2014 was an eventful year for CIOs, with many starting new initiatives in mobility, wearables, machine learning and tapping into open data. Many CIOs also decided to change jobs and move to greener pastures.
CIO Australia has put together some highlights of 2014:
Innovation in industry sectors
It’s been a busy year for the banking and finance sector. St George Bank jumped on the wearable consumer market mid-year and rolled out its banking app to the Sony Smartwatch 2.
Customers can check account balances, look up nearest ATMs and branches, and receive SMS or email alerts when money has been deposited or withdrawn from their accounts.
The bank also turned its attention to context-aware technology or the bank’s mobile app for self-services such as reporting lost or stolen cards, and notifying the bank when planning on travelling overseas.
CIO Dhiren Kulkarni said St George’s ambition is to lead the financial industry on mobile. “The world is moving with the mobile now,” he said.
The ASX's CIO, Tim Thurman, has also been busy this year, with several innovative technology projects in the works including a real-time risk margining system, client-to-client OTC clearing and a new trading platforms gateway.
Innovation hubs were popular with banks, as Westpac Group launched a $4 million innovation centre in Kogarah, Sydney in September, and Commonwealth Bank opened its innovation lab at its Sydney headquarters in October.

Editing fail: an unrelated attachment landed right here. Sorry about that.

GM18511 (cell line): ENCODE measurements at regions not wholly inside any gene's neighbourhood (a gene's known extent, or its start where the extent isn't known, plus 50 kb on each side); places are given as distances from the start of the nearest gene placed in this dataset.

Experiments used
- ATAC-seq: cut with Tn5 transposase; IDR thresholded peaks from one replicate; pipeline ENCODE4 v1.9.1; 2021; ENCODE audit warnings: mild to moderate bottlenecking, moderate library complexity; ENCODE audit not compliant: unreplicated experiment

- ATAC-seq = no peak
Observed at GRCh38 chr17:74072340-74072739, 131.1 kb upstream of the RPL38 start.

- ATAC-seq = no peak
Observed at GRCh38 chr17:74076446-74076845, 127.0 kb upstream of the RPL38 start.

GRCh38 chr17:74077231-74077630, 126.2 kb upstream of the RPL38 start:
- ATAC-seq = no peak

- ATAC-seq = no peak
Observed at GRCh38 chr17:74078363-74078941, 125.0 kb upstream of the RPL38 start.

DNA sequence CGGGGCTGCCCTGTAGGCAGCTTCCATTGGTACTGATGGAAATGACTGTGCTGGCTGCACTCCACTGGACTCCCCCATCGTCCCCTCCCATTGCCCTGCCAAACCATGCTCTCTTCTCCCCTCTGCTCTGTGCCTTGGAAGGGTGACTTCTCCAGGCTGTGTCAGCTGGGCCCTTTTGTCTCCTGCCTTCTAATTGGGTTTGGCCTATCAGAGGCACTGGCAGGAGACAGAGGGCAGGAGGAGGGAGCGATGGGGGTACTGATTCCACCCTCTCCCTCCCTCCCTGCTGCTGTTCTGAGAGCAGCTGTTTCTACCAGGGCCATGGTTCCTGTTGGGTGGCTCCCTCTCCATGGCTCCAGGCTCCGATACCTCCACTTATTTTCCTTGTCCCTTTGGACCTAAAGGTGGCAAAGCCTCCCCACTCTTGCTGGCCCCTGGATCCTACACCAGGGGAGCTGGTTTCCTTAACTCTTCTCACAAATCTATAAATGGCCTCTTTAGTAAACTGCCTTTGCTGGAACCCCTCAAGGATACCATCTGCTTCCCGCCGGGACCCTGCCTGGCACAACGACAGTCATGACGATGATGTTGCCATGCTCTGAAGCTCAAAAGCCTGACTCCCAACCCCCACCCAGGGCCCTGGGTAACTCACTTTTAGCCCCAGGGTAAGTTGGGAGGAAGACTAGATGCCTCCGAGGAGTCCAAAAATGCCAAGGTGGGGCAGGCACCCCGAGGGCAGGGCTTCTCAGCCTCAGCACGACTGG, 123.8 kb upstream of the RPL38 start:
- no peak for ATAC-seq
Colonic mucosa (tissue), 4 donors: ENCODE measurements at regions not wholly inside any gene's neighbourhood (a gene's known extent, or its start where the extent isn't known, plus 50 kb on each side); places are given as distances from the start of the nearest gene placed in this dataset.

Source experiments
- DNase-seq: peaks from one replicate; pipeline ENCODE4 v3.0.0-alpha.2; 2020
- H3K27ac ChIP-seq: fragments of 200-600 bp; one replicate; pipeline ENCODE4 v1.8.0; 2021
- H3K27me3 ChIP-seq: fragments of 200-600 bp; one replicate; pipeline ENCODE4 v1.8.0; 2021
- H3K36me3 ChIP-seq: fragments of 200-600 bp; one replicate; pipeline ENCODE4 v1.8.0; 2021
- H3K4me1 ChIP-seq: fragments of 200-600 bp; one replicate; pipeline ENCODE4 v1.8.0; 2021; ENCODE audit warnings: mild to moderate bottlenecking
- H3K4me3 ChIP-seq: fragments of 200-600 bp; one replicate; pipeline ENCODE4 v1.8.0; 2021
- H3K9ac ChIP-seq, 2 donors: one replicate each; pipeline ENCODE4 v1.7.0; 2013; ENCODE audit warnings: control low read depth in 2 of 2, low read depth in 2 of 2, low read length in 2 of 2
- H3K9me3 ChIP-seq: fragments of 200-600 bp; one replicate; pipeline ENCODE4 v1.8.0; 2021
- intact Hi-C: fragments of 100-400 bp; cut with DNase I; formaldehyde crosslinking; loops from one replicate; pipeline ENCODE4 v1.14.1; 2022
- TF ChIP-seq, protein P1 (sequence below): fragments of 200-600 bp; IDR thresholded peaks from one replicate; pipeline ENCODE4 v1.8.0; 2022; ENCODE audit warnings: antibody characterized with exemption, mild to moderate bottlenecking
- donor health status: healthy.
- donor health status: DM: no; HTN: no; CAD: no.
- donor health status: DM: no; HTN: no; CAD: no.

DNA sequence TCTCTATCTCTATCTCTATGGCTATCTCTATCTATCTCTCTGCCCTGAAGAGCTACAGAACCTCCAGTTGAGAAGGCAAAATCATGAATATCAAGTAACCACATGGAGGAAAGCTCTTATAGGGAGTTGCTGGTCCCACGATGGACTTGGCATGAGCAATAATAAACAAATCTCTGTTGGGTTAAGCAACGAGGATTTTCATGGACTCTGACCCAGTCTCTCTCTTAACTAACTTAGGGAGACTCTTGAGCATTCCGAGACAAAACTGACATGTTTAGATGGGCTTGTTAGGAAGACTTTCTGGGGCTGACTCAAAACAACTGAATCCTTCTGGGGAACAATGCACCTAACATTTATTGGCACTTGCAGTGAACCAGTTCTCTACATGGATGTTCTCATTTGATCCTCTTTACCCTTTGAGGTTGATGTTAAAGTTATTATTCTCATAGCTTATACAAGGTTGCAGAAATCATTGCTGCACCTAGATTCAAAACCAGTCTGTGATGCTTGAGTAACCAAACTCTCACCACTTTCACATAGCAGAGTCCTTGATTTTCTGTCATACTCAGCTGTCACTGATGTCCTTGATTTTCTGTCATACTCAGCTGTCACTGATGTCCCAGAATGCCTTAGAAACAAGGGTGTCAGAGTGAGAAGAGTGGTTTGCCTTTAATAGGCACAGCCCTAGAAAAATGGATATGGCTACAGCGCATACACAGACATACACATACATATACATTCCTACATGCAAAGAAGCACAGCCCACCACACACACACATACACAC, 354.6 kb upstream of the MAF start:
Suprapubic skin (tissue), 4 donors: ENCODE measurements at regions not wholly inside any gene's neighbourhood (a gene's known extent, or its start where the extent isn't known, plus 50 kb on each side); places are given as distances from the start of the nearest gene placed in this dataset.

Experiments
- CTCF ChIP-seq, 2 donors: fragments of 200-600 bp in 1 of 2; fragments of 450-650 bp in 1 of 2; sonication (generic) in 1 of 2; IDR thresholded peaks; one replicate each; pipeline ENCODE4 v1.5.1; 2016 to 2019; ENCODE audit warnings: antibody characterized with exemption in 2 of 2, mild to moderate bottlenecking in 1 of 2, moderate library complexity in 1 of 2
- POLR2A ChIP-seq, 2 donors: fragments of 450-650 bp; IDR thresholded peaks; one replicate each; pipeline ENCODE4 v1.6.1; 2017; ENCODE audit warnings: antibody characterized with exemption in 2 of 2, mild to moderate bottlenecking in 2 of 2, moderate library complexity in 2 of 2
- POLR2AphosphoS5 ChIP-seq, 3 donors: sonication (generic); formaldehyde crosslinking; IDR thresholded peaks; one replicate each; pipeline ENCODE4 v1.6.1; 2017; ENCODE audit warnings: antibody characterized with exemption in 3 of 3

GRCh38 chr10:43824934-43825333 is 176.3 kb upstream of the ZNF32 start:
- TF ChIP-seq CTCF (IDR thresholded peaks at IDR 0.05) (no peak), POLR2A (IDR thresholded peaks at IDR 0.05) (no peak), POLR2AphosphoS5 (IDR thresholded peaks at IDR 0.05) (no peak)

Google Glass made its way into the health, property and telecommunications sectors. In October, HBF Fitness trainers started testing how Google Glass will help improve the training experience for up to 15,000 of its members across 20 locations in Western Australia.
Properties management services firm DTZ created an app for Glass where work orders can be created verbally without having to type in any information. The app shoots a video, uploads it to a server, figures out who you are, where you are, what the issue was, transcribes the work order to text, and logs it in a JD Edwards application.
Telstra started using Glass in May for staff with vision and hearing problems to receive audio descriptions of objects in front of them. It incorporates recognition technology from Silicon Valley called ‘Tap Tap See’.
In education, many university CIOs are tapping into the MOOCs (massive open online courses) movement, with maker spaces and gamification taking off in primary and high schools. St Columba Anglican School, for example, has students in its maker space developing first-person shooter games for the Oculus Rift virtual reality headset and designing electronic controllers for games.